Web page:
Putting India among the top-priority markets for Facebook, Sandberg said the California-based company has plans to look at setting up a research and development (R&D) facility in India. “We have started expanding our R&D slowly beyond the US. India is certainly a market we would look at. We have been investing in India and we are really willing to invest more because the returns are so great to our global and local business. We also want to develop this market, and I think that will happen as people go online,” she said.
She said India’s importance for Facebook’s global technological advancement will continue to grow. Some of the developments, in terms of technology and application, including a lot of such things for ‘Facebook for featurephones’ was done in India, or with the Indian market in mind. “It then rolls out to other featurephone-heavy markets. So we look to India to contribute to our global business,” said Sandberg.
According to her, Facebook has already started monetising in India and its growth phase is well on track. “Our goal is to grow while connecting the world,” she said. However, Facebook is not present in China, the most-populated country.
Like any other geography, Facebook is open to acquisitions in India if it’s a strategic fit, irrespective of size, said Sandberg, who was the chief of staff for the US Treasury Department under President Bill Clinton and the vice-president for global online sales and operations at Google prior to joining Facebook.
Facebook made its first acquisition in India in January this year by buying into Little Eye Labs, a Bangalore-based software product start-up, for an undisclosed amount.
Meanwhile, Sandberg expressed regret at the manner in which the findings of Facebook’s psychological experiment in 2012 were communicated recently. “We communicated really badly on the study and we regret the way this got communicated. This was a one-week study a long time ago and it was like any product, testing different aspects of a product so that we can provide a better news feed experience and the communication on it, and how that was interpreted was horrible,” said Sandberg, stressing that Facebook is not a company that produces content.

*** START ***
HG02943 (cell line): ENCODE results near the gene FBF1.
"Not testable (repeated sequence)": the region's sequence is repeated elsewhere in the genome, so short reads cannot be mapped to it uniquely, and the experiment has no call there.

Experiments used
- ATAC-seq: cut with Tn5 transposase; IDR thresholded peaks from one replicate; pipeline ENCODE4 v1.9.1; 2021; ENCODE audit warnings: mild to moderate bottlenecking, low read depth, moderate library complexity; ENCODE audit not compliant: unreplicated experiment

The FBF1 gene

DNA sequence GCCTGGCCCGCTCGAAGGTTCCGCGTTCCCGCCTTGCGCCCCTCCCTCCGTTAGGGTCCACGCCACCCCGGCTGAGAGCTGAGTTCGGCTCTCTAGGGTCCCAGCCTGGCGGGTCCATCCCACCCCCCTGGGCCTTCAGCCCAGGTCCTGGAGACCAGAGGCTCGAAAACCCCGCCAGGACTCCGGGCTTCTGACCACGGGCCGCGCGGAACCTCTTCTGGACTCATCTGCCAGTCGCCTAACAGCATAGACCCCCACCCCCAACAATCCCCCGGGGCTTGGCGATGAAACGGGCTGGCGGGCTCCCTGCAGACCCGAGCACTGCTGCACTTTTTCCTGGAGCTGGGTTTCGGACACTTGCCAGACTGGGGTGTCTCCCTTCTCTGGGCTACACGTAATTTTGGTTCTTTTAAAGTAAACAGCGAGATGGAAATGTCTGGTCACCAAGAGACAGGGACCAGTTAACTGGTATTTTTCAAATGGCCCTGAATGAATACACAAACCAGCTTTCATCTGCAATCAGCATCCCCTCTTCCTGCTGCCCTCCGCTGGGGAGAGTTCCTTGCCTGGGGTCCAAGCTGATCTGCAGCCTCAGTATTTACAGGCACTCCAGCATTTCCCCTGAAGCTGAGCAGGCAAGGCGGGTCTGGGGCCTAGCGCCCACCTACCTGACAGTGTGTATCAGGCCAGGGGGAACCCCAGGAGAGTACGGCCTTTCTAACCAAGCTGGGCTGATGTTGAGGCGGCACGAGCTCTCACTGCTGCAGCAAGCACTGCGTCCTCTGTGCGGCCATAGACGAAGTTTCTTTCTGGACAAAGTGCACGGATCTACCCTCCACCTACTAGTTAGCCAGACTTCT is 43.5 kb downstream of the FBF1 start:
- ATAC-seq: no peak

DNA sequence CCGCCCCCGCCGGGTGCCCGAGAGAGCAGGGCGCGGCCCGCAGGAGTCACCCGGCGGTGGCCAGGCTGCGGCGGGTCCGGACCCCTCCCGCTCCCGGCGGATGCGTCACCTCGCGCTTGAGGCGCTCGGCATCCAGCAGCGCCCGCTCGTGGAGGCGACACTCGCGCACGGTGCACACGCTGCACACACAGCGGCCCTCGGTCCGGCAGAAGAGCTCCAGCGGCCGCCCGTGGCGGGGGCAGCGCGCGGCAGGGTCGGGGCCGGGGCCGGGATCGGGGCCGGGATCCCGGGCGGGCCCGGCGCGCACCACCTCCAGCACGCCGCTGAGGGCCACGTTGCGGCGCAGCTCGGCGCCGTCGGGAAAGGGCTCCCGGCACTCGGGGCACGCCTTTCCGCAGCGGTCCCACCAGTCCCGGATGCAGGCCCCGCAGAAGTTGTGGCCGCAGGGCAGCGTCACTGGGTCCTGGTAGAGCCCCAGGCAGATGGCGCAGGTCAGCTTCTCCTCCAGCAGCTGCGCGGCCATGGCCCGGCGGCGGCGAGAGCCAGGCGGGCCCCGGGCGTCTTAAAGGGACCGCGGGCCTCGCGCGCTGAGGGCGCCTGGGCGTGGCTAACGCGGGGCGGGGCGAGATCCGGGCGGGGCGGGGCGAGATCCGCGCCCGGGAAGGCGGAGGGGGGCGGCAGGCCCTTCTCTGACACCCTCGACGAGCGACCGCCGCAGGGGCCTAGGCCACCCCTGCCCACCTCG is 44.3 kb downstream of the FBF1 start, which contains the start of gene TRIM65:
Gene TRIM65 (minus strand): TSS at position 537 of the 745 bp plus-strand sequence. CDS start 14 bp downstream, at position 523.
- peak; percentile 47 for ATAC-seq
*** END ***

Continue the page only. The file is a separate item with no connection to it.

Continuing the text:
“We’re just trying to give you the best of what you see. None of this has a political point of view or is motivated,” she added. Sandberg claimed Facebook takes privacy very seriously. “It is the hallmark of our service, it is the underpinning of our service.”
Sandberg, who met a lot of small and medium enterprises (SMEs) along with large conglomerates during her ongoing visit to India, said there are about 900,000 SMEs on facebook in India compared with 30 million globally. “For them, Facebook is the best platform to connect with potential customers. Some percentage of these SMEs are paying for the page product. This explains the impressive growth here. Business here contributes globally,” she said, adding Facebook wants to ‘enable commerce’ by helping SMEs to find customers and expand their business, which in turn helps Facebook grow.
“We want to ensure that access to Internet is faster, better and cheaper. We are making serious investments,” said Sandberg, adding that Facebook’s mission is to help people across the globe “connect and communicate”.
In the financial year ended March 2013, Facebook's India unit had revenue of Rs 75.64 crore - a 68% jump from the previous year's Rs 45.06 crore, according to data by Registrar of Companies, Ministry of Corporate Affairs.